A Few Thoughts in Response to Tom Clancy’s Op Center: Scorched Earth
It was perhaps about 25 years ago that my brother and I decided to collaborate on a story. I don’t recall many of the details other than it involved a mansion of sorts and two main characters.
I would write a page or two featuring my character and then my brother would write a page or two. The characters were adversaries, though I have no recollection of why or what the issue was. The key feature of the story was that we were not allowed to kill each other’s character.
It didn’t take long before my brother would corner my character, the hero, in some kind of jam and then I’d have to figure out a way to get my him out of it. The story would basically go back and forth between one close call and another, something akin to a literary chess game that required all my wits.
Eventually, though, the game became monotonous and we set it aside.
Two weeks ago I picked up a copy of Tom Clancy’s Op Center: Scorched Earth. The opening sequence shows the author’s mastery of today’s high-tech military systems, with an apparent encyclopedic knowledge of the latest military acronyms. Likewise, he shows his skill at painting scenes and creating drama while introducing key players and a central theme. When General Underwood is beheaded near the beginning of the story, on live streaming media, you realize this was all setup, an intro.
After a lull the story movies into what will become a lengthy cat-and-mouse game between the ultimate ISIL bad guy’s operatives and the Americans. A person of importance has again been taken captive, inside the U.S., with the intention of whisking him off to Syria for another live beheading. The POV moves back and forth between the bad guys and the good guys for what seems will be the duration of the book. Will they succeed or will the reader fall asleep first?
Like the literary storytelling game my brother and I played, I found myself bored after a while. I mean, really.
As it turns out, despite the title, this book is a Tom Clancy novel in style only. Yes, his name is printed in letters larger than the book’s title, but duped I was. I had not yet learned till writing my review that Tom Clancy is no longer with us, having passed in 2013 at age 66.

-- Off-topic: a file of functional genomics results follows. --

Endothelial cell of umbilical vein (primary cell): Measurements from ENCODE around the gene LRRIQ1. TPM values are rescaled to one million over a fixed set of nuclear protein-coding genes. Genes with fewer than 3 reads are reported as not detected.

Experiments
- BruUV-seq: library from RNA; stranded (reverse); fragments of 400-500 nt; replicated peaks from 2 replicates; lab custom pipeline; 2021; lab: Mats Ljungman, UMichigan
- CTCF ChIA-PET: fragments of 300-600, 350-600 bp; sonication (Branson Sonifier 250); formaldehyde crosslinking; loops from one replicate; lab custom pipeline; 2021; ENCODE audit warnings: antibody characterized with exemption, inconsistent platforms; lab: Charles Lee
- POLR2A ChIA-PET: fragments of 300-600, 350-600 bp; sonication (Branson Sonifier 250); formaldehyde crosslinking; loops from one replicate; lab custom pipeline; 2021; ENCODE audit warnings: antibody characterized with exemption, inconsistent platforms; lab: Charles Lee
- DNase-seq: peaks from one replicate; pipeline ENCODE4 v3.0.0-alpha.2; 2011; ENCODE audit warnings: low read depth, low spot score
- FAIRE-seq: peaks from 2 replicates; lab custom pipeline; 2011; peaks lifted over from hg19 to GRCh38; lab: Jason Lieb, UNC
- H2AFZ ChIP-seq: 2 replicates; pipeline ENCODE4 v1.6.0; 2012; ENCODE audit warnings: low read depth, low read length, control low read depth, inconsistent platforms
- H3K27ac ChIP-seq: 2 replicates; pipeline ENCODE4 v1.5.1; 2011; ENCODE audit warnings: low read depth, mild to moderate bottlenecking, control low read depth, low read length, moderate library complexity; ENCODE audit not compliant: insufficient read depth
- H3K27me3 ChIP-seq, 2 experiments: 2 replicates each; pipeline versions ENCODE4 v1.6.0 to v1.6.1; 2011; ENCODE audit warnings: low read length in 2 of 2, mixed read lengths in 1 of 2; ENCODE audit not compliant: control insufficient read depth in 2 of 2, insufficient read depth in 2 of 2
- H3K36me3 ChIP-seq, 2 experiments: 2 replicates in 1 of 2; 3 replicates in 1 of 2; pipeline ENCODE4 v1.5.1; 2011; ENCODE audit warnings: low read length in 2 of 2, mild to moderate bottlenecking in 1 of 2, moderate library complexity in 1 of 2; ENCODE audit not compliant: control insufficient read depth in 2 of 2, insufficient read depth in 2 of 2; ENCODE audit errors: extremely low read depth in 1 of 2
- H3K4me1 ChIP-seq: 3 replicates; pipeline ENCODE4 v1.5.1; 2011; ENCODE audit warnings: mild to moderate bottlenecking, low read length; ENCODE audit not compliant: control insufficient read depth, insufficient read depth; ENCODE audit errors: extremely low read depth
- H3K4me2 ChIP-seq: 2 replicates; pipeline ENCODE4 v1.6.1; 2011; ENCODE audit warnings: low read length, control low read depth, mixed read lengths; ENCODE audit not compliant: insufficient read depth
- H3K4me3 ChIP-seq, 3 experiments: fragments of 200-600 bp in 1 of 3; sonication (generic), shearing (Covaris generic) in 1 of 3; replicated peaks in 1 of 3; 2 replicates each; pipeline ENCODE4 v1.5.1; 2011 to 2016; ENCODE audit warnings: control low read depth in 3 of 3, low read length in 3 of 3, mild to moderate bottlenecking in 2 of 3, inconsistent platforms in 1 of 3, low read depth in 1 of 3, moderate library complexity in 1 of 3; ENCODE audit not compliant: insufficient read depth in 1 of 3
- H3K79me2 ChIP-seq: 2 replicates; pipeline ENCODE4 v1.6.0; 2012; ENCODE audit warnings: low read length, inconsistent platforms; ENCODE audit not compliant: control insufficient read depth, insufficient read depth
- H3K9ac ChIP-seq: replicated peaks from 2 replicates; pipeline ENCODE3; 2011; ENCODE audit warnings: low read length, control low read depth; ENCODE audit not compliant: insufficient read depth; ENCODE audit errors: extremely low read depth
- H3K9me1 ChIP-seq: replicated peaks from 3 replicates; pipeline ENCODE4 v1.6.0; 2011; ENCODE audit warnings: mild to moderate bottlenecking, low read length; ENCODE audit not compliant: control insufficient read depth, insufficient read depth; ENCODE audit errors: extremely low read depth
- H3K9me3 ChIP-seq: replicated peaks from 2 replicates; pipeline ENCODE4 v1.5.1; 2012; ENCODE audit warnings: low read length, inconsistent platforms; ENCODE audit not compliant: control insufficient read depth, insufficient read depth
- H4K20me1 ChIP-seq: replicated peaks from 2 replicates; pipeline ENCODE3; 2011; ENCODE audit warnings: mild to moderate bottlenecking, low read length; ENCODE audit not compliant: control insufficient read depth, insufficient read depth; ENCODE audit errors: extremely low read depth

It’s hard to say whether the story would have been better told had Clancy himself written it. It might be that I have just lost interest in this kind of story any more.
I’ve read a few of Tom Clancy’s thrillers over the years, and I find the insights regarding our military capabilities intriguing. I’m always left wondering if the Pentagon feeds all this info about whiz-bang military toys to Clancy in order to frighten our enemies so as to keep them from ever being tempted to mess with us. Napoleon believed that it is better to scare the enemy into disarming than to be forced to engage.
As for Scorched Earth, I was not reading this book with a white-knuckle handgrip on the storyliine. And the further we went along, the more humdrum things and stale it became. About 75 pages from the end I yawned and set it aside.
The plot was similar to the one I was writing with my brother in that it would appear that there is no hope, and then there was hope, and then another hopeless situation, but since you can’t kill my character I could always escape. Bring in the Mounties, or whatever.
One of the problems with many books of this ilk, and a primary weakness in my own early writing, is the heavy reliance on plot with seemingly thin character development. Maybe that’s what readers of this genre expect, I don’t know. It’s not what they teach at writer’s conferences.
That’s my take. Based on the Amazon reviews there appears to be a large quantity of readers who liked the book very much. I just wasn't one of these.